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February 23, 2006 9:08 AM

NHS Greater Glasgow has created a new Child Protection Unit to help its staff tackle child abuse and neglect.

The Unit, which was officially launched today, will provide training, support and advice to staff to ensure they are aware of child protection issues and know exactly what to do if they encounter a child at risk.

Staffed by a team of dedicated child protection advisers and trainers, it will also provide a 24 hour, seven days a week medical advice line for health staff and other professionals such as police officers.

Marie Valente, Head of Children Protection Development for NHS Greater Glasgow, explained: "Although child protection has always been a key priority we recognise that there are ways in which we can further improve the support we provide to staff. For example, in the past some health staff may not have known exactly what to do if they were worried about a child or they may not have had the confidence to raise their concerns with colleagues or other agencies.

"Child protection is everyone's responsibility and now all our staff will have access to a dedicated child protection team to provide them with training, support and advice they require."

New systems and procedures are also being introduced to help flag up potential cases at an early stage and ensure these are investigated as soon as possible.

This includes a scheme that is currently being piloted to help A&E staff identify and report cases where children attend the department with suspicious injuries.

Specialist training has also been developed for staff who work with disabled children and those who may be involved in identifying or reporting cases of sexual abuse.

Speaking at today's launch, Sir John Arbuthnott also highlighted the impact of deprivation on children. He explained: "Child abuse and neglect can occur anywhere however we know from research that the most vulnerable children in society are more at risk. Deprivation is an important factor although it alone does not lead to child abuse or neglect. People who experience high levels of deprivation, however, are more likely to suffer from physical and mental health problems and be addicted to drugs or alcohol. These problems in turn can affect a person's ability to care for their children and, as a result, increase the likelihood of neglect.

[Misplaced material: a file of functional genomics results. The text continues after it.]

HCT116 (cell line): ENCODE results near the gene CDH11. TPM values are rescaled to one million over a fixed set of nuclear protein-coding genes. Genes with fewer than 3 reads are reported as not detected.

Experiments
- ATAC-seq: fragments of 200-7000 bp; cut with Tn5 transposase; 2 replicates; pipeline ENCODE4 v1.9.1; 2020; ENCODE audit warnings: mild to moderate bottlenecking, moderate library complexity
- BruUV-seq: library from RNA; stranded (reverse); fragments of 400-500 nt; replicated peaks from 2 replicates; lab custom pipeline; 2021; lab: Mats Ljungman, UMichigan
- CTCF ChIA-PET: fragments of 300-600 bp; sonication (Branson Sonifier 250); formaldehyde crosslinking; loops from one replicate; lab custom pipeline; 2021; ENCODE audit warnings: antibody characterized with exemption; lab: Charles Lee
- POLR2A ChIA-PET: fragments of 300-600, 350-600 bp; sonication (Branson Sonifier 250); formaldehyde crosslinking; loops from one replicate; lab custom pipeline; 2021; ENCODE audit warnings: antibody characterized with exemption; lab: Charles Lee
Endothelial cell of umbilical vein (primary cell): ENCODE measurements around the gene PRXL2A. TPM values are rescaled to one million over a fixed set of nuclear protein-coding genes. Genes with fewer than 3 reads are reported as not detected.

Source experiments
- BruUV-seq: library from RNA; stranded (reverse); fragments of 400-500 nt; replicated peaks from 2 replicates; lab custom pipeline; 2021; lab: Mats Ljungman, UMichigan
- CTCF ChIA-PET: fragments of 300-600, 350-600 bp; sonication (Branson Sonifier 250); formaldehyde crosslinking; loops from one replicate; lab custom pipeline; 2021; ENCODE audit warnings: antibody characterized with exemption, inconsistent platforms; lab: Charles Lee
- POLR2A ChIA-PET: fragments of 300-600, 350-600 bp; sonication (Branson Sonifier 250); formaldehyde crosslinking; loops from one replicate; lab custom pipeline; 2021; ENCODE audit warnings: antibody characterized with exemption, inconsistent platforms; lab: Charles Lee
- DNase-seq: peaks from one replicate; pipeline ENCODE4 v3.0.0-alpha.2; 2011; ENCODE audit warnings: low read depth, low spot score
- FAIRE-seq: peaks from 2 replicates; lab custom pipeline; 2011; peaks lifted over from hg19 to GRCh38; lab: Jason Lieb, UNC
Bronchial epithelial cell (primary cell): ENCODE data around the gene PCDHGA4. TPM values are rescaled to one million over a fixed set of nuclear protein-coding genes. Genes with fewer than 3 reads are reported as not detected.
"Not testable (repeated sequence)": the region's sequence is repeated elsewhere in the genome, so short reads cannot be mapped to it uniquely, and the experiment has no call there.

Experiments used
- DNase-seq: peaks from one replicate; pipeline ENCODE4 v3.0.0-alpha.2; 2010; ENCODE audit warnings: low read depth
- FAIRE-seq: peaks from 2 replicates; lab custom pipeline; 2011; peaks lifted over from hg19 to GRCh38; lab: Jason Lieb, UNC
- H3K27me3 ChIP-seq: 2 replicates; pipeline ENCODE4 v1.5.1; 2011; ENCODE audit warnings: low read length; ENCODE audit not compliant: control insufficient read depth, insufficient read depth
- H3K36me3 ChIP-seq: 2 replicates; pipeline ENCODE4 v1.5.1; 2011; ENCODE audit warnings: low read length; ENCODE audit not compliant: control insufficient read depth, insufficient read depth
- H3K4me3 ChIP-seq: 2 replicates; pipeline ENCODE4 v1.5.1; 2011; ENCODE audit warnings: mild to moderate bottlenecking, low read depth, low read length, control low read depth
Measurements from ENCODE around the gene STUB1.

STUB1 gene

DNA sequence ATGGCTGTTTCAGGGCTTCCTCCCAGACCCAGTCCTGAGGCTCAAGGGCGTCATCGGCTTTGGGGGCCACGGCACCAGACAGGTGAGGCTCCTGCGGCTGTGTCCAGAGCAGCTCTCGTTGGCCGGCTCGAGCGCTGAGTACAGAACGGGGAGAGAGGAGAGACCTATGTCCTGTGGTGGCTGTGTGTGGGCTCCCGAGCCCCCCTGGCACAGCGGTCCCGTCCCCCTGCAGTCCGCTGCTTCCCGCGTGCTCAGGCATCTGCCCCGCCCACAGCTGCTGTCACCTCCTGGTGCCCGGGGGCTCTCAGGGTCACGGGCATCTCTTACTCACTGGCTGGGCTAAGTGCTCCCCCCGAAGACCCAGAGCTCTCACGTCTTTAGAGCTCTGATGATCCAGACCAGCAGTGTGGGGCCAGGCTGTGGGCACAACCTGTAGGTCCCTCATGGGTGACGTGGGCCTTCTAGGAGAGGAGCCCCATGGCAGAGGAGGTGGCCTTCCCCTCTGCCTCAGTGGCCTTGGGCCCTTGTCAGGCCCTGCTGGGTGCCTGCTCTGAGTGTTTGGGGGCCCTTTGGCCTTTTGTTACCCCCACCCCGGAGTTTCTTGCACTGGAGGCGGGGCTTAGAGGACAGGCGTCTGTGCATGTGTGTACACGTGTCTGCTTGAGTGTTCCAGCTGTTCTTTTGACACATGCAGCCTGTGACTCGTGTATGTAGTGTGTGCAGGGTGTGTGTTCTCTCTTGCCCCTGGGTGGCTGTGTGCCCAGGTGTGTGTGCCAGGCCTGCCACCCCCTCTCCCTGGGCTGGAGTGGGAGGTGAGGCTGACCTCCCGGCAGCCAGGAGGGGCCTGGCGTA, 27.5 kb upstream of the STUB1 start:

He added: "The outcomes for children who experience abuse and neglect can be devastating as many children may go on to suffer long-term behavioural and psychological problems.These in turn can adversely affect their educational achievements and future personal and professional relationships."

"That's why we have invested additional resources to develop this new Unit and made it a priority to work closely will colleagues from other agencies to ensure there is a more joined up approach to collecting and sharing information on children at risk."

For further information contact the NHS Greater Glasgow press desk on 0141 210 4429


Notes to Editor


substance misuseSubstance misuse - impact on child:

·(Harbin and Murphy 2000)Feelings of absence of parent, isolation and loss similar to bereavement

·(Hidden Harm)Poor hygiene / lack of good diet

·(Hidden Harm)Lack of attention to education / health

·(Hidden Harm)Exposure to HIV / AIDS

·(Hidden Harm)Neglect, physical, psychological, or sexual abuse

·(Hidden Harm)Slow development, hyperactivity, impulsivity, and aggression

Parental Mental Health Problems – impact on children

·Depressed and anxious


·Low self-esteem

·Physically abused

·Behavioural problems


Source: "Family Matters", Reder, Mclure and Joley 2000

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Last Updated: 06 February 2015